I’ve compared the Ionic’s GPS against the Garmin 220, and my husband’s Garmin D2 and it’s always been within .05. I’m also into elevation and climbing (especially with hiking), and it’s just as accurate.  For a daily run, walk, or hike, the GPS in Fitbit is fairly accurate.  It’s by far Fitbit’s most accurate GPD, and it’s as good as any model of Garmin I’ve used.

The only complaint with the running and fitness logs, is there is no history unless you use Strava. I don’t use Strava, and I don’t foresee myself using it either. This would become more of an issue since I can’t look back a year, from now and see what I did.

Battery Life:

The Fitbit Ionic claims to have over four days of battery life. I’ve used it for over a month now, and I’ve had success with that.  I like to charge the watch every 2-3 days to keep it full. It also claims 10 hours of GPS life, and I find my daily runs don’t take up much of the battery.

Display:

The Ionic’s display is easy to read, even in lower light. I find the Fitbit easier ro read than any Garmin watch.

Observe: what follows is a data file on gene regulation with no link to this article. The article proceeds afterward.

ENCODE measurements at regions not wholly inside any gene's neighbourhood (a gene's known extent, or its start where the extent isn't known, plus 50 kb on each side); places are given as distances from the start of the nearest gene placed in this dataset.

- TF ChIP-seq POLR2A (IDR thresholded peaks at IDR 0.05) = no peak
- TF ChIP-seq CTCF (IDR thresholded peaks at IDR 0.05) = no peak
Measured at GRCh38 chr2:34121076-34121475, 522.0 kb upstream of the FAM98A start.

There are three physical buttons as well as a touchscreen front. The display screen stays off unless you tap the touchscreen or move your wrist.

As mentioned the screen is easy to read which is a huge plus for me.  I want a watch I can use daily for the actual time.  Plus I can see progress towards a goal such as steps and calories (which isn’t something I care much about).  But seeing progress is always nice. 

If you swipe up on the home screen, you can get recent notifications from texting or third party apps.  It’s easy to control which notifications you receive. I like to only receive texts, but if you want twitter, facebook, and whatever else, you can.

 

Music:

To use the music feature of any smartwatch you need Bluetooth headphones. I run with my phone anyway, so this isn’t a feature I look much into.  You can use any Bluetooth headphone you prefer.  Fitbit sells their own headphones, but any will do.

One of the many apps the Ionic comes with is Pandora app.  It also has 2.5GB  of storage for music.  Isn’t that most than the original iPods?

Apps and Notifications:

One of the big draws of the Iconic is the ability to load apps like weather, Pandora, and even Starbucks. This isn’t a feature I use but makes it more comparable to the Garmin 645 with music or the Garmin Vivoactive.

You can also get texts through the phone but can’t respond. I do like the ability to see a text while out. Sometimes it can important, sometimes not, but I do appreciate it.

Wrist-Based Heart-Rate Tracking:

I like to know my heart rate, but the feature isn’t a “make or break” for me.  My heart rate was consistent with that of the Garmin Vivosport.  The 220 doesn’t have the feature.  My resting heart rate as well during workouts was about the same through the two devices.